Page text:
The only way to detect an emulator that doesn't use emulator ID (all modern ones) is to exploit a difference between that emulator and real hardware. This only works until the emulator gets fixed.
Writing such code is useful only insofar as it helps emulators improve, by providing a test case.
The floating line test has false positives when used to detect ...
Most — if not all — CSDB demos expect a PAL C64. VICE or TheC64 (which should be referred to as “Hall of Shame VICE”) typically start up as NTSC.
This demo seems to run adequately in VICE 3.5 for me when invoked with:
x64sc --model pal KRESTAGE3.D64
ZX65SIM aka 6502SIM is a 6502 simulator for a Z80 CP/M system, written in 1982. It's designed for debugging / stepping 6502 code rather than to emulate a particular system, and simulates only the processor with no I/O.
The Commodore 64 hosted a number of pure software emulators back in the day:
Commodore itself published a Commodore PET Emulator, written by Bob Fairbairn and bearing a copyright date of 1982. The program reconfigures the C64 to act like a 40-column PET 2001, including the memory configuration and sound. According to the manual, "machine language ...
There's a number of (pure software) ZX Spectrum Emulators on the Sinclair QL if you count that as an 8-bit machine (quite obvious, as many QL owners were upgrading from a Spectrum), and there is a combined hard-/software emulator of the same ZX Spectrum for the Enterprise 64/128 computer.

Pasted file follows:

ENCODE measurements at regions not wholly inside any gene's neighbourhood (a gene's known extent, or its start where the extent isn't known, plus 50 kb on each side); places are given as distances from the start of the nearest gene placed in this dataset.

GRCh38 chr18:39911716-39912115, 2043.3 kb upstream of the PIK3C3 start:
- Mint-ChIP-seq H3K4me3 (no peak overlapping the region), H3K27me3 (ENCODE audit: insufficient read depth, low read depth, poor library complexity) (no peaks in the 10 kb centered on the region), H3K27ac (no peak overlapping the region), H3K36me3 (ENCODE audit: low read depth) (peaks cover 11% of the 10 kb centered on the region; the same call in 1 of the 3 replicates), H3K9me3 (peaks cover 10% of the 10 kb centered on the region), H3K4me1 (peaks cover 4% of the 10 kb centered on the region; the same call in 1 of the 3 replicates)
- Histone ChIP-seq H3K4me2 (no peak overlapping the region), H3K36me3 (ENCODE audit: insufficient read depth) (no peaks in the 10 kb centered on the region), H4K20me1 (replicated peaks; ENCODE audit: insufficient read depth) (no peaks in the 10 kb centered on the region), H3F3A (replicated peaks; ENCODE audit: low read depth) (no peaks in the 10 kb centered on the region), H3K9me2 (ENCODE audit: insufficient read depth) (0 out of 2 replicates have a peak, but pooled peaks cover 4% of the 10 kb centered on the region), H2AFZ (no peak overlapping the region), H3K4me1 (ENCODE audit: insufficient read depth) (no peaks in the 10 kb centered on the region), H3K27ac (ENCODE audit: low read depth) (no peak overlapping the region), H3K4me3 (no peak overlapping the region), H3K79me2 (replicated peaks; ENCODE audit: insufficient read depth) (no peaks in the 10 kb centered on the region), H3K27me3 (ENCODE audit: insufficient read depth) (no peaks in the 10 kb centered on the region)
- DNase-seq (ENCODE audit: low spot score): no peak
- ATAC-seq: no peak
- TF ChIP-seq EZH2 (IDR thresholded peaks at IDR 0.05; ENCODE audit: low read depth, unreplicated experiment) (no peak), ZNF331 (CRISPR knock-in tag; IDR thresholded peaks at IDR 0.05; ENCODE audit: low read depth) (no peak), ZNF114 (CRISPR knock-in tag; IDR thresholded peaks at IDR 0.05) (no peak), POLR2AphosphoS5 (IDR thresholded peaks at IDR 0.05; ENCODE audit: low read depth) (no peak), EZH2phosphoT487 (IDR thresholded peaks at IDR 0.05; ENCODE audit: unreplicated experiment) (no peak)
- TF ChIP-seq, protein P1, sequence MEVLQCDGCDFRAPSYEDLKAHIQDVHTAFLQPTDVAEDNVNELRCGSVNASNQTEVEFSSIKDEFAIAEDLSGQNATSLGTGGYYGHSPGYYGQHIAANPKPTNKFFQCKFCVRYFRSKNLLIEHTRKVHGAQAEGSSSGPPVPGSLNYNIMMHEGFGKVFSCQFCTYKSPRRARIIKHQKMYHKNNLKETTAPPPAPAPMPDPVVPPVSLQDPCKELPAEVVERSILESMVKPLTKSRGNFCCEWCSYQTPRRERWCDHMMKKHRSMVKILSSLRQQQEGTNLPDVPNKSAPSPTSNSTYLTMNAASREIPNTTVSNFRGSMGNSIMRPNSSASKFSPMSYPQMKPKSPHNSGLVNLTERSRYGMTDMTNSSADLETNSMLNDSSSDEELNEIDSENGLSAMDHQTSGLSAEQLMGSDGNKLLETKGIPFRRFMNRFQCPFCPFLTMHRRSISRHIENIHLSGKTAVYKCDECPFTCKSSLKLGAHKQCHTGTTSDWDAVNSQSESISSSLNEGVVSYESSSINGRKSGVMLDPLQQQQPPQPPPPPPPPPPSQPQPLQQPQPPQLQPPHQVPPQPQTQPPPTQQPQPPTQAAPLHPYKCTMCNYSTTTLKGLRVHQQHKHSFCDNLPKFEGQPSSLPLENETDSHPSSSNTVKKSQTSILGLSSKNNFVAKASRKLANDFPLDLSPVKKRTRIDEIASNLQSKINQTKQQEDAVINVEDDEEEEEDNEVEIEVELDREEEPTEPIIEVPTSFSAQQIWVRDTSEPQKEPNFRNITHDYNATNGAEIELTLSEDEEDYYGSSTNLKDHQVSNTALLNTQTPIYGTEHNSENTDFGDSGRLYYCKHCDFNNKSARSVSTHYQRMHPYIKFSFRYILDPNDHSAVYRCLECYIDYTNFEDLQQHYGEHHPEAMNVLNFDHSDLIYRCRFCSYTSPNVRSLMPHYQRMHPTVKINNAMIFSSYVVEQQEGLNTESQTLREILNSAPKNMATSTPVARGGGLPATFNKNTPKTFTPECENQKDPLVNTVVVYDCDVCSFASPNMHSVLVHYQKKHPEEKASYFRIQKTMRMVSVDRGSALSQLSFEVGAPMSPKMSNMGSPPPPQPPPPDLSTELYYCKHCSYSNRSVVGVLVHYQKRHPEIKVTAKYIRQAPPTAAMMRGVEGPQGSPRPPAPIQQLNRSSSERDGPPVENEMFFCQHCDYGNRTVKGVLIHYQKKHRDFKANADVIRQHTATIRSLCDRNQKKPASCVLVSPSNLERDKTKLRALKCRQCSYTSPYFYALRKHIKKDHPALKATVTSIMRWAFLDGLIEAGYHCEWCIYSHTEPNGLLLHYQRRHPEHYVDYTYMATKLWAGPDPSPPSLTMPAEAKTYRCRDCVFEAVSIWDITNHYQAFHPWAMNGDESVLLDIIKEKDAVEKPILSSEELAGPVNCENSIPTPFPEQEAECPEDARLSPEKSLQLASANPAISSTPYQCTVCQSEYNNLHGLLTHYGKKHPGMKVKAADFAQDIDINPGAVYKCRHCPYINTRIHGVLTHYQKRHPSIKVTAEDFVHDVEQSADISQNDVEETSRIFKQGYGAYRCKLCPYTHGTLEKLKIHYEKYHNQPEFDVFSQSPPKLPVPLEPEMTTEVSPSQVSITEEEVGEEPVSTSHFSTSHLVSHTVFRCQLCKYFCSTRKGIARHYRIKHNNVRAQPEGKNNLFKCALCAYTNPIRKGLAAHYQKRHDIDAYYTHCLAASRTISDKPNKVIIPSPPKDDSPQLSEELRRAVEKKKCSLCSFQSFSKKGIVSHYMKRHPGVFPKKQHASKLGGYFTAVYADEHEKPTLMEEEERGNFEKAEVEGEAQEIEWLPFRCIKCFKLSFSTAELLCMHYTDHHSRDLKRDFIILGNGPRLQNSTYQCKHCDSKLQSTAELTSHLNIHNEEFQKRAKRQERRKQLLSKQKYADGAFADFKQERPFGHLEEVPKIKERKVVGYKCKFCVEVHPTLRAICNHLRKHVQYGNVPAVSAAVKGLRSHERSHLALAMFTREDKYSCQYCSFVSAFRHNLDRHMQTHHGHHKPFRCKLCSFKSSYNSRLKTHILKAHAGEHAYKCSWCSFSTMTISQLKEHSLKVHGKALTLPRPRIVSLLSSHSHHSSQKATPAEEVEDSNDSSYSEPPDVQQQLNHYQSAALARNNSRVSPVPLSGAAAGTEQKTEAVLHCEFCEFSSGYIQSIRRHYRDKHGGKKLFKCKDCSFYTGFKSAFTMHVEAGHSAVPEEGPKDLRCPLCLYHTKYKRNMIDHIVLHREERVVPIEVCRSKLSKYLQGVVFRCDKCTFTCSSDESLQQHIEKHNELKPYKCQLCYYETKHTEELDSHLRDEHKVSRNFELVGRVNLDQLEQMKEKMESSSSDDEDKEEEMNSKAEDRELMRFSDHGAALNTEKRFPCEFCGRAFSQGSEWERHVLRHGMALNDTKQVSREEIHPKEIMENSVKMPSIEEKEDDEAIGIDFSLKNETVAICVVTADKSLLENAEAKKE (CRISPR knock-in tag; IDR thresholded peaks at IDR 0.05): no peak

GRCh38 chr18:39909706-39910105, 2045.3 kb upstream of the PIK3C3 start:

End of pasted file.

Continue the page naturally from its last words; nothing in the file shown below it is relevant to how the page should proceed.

The Modcomp minicomputers were shipped with extensive self-test programs (on nine-track magnetic tape, no less). These were stand-alone programs (no operating system needed) that tested everything from peripherals to memory to CPU.
The CPU tests were in a series, starting with "is it working at all" tests. Each test confirmed a more complex part ...
Throwing some things out there that might fit the bill:
6502: AllSuiteA which assembles into a single binary and exits, leaving a failure or success code in memory;
6502 and 65C02: Klaus Dormann's test suite also compiles into a single binary per target CPU, but loops in place if it finds an error rather than exiting;
6502: Wolfgang Lorenz's tests cover the ...
I understand the question (now), as asking about self test programs to check a CPU (or its emulation) for correct operation by trying out certain instructions and verifying the results. Does this fit?
Such were plenty. In The Early Days (tm) magazines like Byte, Kilobaud or Micro published such for many new CPUs. It was a very common finger exercise for ...